Wednesday, February 24, 2016

The USG backdoor definition double standard - Juniper vs. Apple

I wanted to make another quick point in the FBI vs. Apple debate that I haven’t yet heard anyone else make.  Fancy that – I’ve had an original idea.  There are two key points to keep in mind as we begin this discussion:
  1. The FBI keeps saying that they aren’t looking for a backdoor.  The FBI just needs a capability that intentionally weakens security features in a product made by a US manufacturer.  
  2. The FBI wants Apple to weaken the security of the iPhone in question for the purposes of intelligence collection. Recall that this is not a law enforcement matter (the suspects are dead).
My memory is sometimes a little short, but I seem to remember a few months ago when it was discovered that an unknown actor placed a crypto backdoor in the Juniper code base.  I'm not talking about the SSH backdoor (CVE-2015-7755), I'd like to intentionally remove that from the debate.  But for the crypto backdoor (CVE-2015-7756) I see an obvious parallel.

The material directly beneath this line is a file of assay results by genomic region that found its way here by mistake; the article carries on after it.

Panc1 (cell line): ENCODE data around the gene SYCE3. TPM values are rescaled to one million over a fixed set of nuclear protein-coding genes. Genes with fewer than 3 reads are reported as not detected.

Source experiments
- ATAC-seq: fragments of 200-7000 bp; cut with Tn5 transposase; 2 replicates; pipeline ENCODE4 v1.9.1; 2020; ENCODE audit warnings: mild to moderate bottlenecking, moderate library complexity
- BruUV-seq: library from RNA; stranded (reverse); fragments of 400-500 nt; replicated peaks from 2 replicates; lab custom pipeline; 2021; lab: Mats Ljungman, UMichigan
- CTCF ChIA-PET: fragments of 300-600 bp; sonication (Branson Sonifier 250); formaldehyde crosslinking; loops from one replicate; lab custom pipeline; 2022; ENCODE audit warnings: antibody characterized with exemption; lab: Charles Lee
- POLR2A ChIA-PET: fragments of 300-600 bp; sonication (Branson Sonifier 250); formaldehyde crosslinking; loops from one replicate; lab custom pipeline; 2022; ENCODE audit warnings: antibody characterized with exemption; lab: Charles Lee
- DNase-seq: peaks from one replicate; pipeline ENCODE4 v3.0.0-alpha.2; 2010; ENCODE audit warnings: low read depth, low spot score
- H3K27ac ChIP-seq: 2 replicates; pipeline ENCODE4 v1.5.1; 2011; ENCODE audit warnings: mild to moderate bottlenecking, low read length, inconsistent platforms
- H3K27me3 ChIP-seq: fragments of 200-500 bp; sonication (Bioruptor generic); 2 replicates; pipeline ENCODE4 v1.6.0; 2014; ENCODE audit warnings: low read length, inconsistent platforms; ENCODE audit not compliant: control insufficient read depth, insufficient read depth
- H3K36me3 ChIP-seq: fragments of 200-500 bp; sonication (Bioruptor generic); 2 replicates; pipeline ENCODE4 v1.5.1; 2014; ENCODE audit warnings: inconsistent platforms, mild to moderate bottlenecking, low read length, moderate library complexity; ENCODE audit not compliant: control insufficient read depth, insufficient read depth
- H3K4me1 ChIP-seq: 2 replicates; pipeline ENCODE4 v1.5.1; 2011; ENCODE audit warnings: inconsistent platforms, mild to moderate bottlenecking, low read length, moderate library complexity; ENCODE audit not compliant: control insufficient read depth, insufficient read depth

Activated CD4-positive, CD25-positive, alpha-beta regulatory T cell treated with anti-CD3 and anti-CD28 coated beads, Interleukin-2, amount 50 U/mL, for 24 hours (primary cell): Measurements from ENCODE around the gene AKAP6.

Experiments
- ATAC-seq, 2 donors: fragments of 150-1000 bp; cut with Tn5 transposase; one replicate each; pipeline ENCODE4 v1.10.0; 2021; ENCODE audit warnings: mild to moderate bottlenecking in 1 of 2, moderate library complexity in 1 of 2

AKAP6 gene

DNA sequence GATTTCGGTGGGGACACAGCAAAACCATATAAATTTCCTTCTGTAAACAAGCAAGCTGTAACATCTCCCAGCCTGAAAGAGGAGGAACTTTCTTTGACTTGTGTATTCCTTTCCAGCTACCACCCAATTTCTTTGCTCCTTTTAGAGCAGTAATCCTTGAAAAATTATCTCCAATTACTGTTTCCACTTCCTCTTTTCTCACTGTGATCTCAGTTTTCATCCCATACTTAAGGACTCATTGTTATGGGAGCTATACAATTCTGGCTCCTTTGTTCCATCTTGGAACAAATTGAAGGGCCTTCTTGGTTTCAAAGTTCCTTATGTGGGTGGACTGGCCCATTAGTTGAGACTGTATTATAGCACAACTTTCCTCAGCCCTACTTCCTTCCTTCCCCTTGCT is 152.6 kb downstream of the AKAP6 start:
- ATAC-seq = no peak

Let's review the facts about the Juniper crypto backdoor:
  1. The software weakened security features designed to protect customers who used the device. But it definitely wasn't a backdoor because it didn't directly allow the unknown party access to the device.
  2. Though we don't know who planted the software, it is almost universally agreed upon that it was placed by a nation state for the purposes of intelligence collection.
When comparing these two points looking for similarities, the FBI was drawing a blank. So I brought in Ray Charles to take look and even he can see that there's a clear parallel here.

Okay, so the first point is ridiculous.  You can't seriously say that the Juniper software wasn't a backdoor.  It was an encryption backdoor.  It allowed an attacker to reveal data that customers wanted to keep secret.  In fact, they bought the Juniper devices specifically to keep their data protected from unauthorized viewing.  Then an unknown party put a backdoor in the software for the purposes of enabling intelligence collection.  

I seem to remember some people being really mad about this, including many of our elected representatives.  In fact, congress wants answers about the Juniper backdoor.  I'm really curious why so few elected officials are being vocal about the FBI order to Apple.  If an unknown attacker had the same capability that FBI is asking for, they almost certainly wouldn't be silent.  If China drafted a court order to get an iPhone backdoor, um I mean intentional software weakness, the US certainly wouldn't be silent.  This is a double standard of language if I've ever seen one.

No comments:

Post a Comment

Note: Only a member of this blog may post a comment.